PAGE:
Can Weight-loss Surgery Eliminate the Risk of Developing Diabetes?
There is another piece of good news waiting to bring joy and hope in your life. You have probably heard of weight loss surgeries that people undertake to get rid of excess fat burden. But are you aware of the recent announcement that medical experts have made about the ability of weight loss surgeries? Well, now you can reduce the chances of developing type II diabetes with the help of weight-loss surgery. This is not a mere declaration, but a proven fact that scientists demonstrated after analyzing study results.
The research included a study period spread over approximately 15 years. The research result demonstrated that obese men and women who had any one of the three different types of bariatric procedure, had 80% lower possibility of developing type II diabetes than the people who tried to reduce weight by following strict diet and exercise regimen.
Besides, the participants with worst blood sugar level, who showed pre-diabetes symptoms, noticed most favorable results after the surgery. For them, the chances of developing diabetes reduced by 90%.
The same message was conveyed by Dr. Claude Bouchard, a professor at the Pennington Biomedical Research Center in Louisiana and the author of the study as well. He consents to the fact that bariatric surgery works well to reduce the risk of Type 2 diabetes. There are actually two studies that took place this year and show that obese people with diabetes can achieve more beneficial results through weight loss surgeries than diet, exercise or drugs. And the new study published in The New England Journal of Medicine is the proof that weight-loss surgery can also help to prevent diabetes in people who are obese but don't suffer from diabetes yet.
Experts are highly optimistic about its future implications. The number of obese Americans suffering from pre-diabetic conditions is relatively high. Almost 20 million Americans suffer from type II diabetes and more than that are pre-diabetic. Unfortunately, if you are pre-diabetic, you have every possibility to develop diabetes in future. Dr. Philip Schauer is a professor at the Cleveland Clinic and also had active involvement in earlier studies looking for the role of bariatric surgery in diabetes prevention. He expressed his satisfaction in response to the recent findings.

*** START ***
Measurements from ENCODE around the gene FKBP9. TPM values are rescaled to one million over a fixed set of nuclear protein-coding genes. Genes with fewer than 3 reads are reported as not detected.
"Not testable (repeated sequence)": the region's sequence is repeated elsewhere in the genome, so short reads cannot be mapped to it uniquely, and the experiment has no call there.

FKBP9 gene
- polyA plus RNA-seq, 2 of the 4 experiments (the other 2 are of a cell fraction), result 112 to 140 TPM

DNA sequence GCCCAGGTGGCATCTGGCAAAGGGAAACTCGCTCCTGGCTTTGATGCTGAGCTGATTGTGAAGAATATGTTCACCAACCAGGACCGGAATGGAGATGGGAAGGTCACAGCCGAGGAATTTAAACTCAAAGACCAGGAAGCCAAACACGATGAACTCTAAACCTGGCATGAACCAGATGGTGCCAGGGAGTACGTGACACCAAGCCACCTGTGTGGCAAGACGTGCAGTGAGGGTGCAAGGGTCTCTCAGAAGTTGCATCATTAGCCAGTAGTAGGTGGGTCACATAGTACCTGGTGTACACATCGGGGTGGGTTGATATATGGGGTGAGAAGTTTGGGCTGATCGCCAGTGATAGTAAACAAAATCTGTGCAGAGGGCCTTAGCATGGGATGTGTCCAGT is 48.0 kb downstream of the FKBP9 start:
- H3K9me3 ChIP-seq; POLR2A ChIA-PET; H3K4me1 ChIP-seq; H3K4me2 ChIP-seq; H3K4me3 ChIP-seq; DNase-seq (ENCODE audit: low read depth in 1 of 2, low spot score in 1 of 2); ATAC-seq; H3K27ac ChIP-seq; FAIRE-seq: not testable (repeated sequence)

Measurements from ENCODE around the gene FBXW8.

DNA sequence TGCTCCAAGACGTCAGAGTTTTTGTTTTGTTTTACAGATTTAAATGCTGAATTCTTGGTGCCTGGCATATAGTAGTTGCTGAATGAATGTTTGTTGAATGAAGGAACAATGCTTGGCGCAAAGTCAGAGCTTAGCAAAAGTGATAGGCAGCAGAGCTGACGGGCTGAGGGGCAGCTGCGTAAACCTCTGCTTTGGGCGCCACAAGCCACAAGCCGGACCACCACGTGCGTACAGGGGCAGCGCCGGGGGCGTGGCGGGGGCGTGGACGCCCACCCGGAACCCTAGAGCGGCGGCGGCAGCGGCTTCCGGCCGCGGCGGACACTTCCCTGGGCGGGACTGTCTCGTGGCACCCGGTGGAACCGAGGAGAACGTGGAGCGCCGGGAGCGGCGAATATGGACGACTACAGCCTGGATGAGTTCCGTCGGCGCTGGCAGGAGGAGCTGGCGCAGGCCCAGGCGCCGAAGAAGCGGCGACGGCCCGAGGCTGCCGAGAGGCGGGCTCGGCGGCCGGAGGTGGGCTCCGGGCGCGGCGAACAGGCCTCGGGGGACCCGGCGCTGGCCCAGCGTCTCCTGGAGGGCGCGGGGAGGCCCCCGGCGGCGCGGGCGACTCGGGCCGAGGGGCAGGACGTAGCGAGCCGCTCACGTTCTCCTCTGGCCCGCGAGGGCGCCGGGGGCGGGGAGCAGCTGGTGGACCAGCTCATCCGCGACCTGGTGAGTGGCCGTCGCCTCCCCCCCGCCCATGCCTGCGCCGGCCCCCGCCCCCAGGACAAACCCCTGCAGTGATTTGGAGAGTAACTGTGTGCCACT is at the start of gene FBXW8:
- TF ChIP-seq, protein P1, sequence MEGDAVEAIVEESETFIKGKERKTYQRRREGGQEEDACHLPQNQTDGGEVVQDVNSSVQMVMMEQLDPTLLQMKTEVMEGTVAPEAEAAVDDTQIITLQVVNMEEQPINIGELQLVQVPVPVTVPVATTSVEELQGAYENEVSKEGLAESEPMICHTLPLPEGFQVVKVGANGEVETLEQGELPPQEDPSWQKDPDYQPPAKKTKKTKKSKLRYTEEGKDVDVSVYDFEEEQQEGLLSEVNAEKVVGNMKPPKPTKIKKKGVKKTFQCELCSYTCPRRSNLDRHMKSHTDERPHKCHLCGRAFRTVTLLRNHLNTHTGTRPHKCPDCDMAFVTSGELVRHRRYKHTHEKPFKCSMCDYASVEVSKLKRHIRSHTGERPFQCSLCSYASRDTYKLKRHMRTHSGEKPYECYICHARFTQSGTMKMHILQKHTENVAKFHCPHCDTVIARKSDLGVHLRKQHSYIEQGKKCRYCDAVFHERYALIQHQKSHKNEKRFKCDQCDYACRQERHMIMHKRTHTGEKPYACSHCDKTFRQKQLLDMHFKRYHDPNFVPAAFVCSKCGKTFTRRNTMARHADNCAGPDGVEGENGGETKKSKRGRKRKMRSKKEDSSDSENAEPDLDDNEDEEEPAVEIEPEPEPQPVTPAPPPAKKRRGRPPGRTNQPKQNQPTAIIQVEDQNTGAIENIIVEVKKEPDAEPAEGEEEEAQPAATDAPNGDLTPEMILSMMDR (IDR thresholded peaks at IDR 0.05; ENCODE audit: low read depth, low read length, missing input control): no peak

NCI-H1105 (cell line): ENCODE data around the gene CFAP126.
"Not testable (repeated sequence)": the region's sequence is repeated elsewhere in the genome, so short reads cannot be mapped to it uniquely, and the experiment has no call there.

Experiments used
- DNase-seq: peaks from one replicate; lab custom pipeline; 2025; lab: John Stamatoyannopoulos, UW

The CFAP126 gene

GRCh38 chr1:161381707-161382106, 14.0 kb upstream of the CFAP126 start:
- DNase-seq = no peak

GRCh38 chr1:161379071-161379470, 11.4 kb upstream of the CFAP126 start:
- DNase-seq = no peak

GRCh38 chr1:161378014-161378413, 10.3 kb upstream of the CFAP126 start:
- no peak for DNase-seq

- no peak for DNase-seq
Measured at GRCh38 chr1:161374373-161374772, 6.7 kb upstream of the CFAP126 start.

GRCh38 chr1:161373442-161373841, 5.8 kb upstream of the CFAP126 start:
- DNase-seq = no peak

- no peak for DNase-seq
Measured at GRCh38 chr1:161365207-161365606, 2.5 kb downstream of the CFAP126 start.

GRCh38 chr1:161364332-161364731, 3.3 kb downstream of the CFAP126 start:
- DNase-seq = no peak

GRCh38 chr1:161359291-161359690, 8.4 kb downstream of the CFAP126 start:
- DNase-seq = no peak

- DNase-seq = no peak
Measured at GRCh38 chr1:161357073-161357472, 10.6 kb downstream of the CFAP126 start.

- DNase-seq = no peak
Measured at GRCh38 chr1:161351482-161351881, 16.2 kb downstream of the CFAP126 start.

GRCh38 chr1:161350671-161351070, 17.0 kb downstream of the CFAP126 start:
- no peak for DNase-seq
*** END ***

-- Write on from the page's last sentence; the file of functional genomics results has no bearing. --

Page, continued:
Earlier in 1980, a group of scientists from Sweden tried to analyze the long term effect of bariatric surgery on health. Due to some ethical reasons, researchers could not assign people randomly to undergo weight-loss surgery. However, they selected a few obese people who wanted to participate in the research. There was another group of obese people who wanted to stick to diet, exercise and drugs to reduce weight. The median body mass index of both the group indicated morbid obesity but none of them had diabetes in the beginning. 1,658 people undertook bariatric surgery. A majority of them underwent the banding procedure that limits the quantity of food intake but does not affect the normal digestive process. A few participants went through the gastric bypass surgery that shrinks the stomach and rearranges bowels.
Researchers followed the group for almost 15 years. After analyzing the participant's body weight researchers found that people who had weight-loss surgery lost around 45 pounds. On the other hand, people, who opted to stick to nonsurgical methods, lost fewer pounds than that. By the time the surgery ended, researchers observed that around 77% of people in the surgery group managed to prevent diabetes and came clear in the diagnosis. The important part is that this number was almost double than the number of participants who decided to reduce weight through lifestyle modification. Dr. Bouchard explained the results. He said that surgical procedures helped to prevent diabetes not only by reducing body weight but also by making some changes in the gut that affect the secretion of important hormones that have serious influence on appetite control and metabolism.
Dr. Rudolph Leibel, co-director of Naomi Berrie Diabetes Center at Columbia University Medical Center, said that most of the patients in the new study undertook banding procedure that do not change the anatomy of the digestive tract drastically. He emphasized that the result could be due to the significant amount of weight reduction achieved by the people who underwent surgical procedure. According to him this is generally a rare situation for people who try to lose weight through diet and exercises.
So, if you are obese and want to stay away from the dangerous consequences of diabetes, it can be an amazing revelation for you.
Author Bio: Sahil is a guest blogger and an evangelist for Delray Recovery Center. They are specializing in addiction treatment, offers a variety of treatment programs designed for individuals suffering from alcoholism, drug addiction, eating disorders, and co-occurring disorders including depression, anxiety, and bi-polar disorder. Sahil is a fitness enthusiast and blogs about natural carb blocker & other dietary supplements.
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